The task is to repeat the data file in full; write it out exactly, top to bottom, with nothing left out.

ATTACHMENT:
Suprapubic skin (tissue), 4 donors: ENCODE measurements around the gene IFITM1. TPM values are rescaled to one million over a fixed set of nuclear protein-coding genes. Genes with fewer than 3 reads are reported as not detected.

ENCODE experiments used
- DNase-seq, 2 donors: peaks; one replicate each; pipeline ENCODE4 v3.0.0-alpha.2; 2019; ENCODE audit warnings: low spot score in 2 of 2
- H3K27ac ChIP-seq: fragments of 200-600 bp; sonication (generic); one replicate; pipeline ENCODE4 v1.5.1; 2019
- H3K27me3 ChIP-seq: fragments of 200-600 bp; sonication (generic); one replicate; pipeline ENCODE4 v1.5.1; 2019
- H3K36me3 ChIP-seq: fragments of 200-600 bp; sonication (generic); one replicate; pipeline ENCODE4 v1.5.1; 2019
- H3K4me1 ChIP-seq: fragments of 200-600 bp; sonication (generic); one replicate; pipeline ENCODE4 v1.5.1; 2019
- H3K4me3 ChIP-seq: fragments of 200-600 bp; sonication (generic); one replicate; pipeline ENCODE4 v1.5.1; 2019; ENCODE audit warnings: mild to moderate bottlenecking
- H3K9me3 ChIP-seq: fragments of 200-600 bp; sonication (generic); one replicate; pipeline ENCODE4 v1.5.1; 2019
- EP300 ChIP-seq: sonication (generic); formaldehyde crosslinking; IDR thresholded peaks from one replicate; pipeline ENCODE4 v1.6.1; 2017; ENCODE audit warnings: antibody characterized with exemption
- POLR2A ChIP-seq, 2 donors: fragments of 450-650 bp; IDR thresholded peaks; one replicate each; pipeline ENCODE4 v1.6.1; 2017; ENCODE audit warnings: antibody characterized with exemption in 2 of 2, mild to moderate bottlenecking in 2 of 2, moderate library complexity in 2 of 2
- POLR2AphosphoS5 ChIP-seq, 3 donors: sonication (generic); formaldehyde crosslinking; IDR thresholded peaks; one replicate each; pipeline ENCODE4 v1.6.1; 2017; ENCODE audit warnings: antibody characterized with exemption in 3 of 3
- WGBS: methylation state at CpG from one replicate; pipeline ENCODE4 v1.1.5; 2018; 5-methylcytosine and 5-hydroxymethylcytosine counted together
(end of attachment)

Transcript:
Suprapubic skin (tissue), 4 donors: ENCODE measurements around the gene IFITM1. TPM values are rescaled to one million over a fixed set of nuclear protein-coding genes. Genes with fewer than 3 reads are reported as not detected.

ENCODE experiments used
- DNase-seq, 2 donors: peaks; one replicate each; pipeline ENCODE4 v3.0.0-alpha.2; 2019; ENCODE audit warnings: low spot score in 2 of 2
- H3K27ac ChIP-seq: fragments of 200-600 bp; sonication (generic); one replicate; pipeline ENCODE4 v1.5.1; 2019
- H3K27me3 ChIP-seq: fragments of 200-600 bp; sonication (generic); one replicate; pipeline ENCODE4 v1.5.1; 2019
- H3K36me3 ChIP-seq: fragments of 200-600 bp; sonication (generic); one replicate; pipeline ENCODE4 v1.5.1; 2019
- H3K4me1 ChIP-seq: fragments of 200-600 bp; sonication (generic); one replicate; pipeline ENCODE4 v1.5.1; 2019
- H3K4me3 ChIP-seq: fragments of 200-600 bp; sonication (generic); one replicate; pipeline ENCODE4 v1.5.1; 2019; ENCODE audit warnings: mild to moderate bottlenecking
- H3K9me3 ChIP-seq: fragments of 200-600 bp; sonication (generic); one replicate; pipeline ENCODE4 v1.5.1; 2019
- EP300 ChIP-seq: sonication (generic); formaldehyde crosslinking; IDR thresholded peaks from one replicate; pipeline ENCODE4 v1.6.1; 2017; ENCODE audit warnings: antibody characterized with exemption
- POLR2A ChIP-seq, 2 donors: fragments of 450-650 bp; IDR thresholded peaks; one replicate each; pipeline ENCODE4 v1.6.1; 2017; ENCODE audit warnings: antibody characterized with exemption in 2 of 2, mild to moderate bottlenecking in 2 of 2, moderate library complexity in 2 of 2
- POLR2AphosphoS5 ChIP-seq, 3 donors: sonication (generic); formaldehyde crosslinking; IDR thresholded peaks; one replicate each; pipeline ENCODE4 v1.6.1; 2017; ENCODE audit warnings: antibody characterized with exemption in 3 of 3
- WGBS: methylation state at CpG from one replicate; pipeline ENCODE4 v1.1.5; 2018; 5-methylcytosine and 5-hydroxymethylcytosine counted together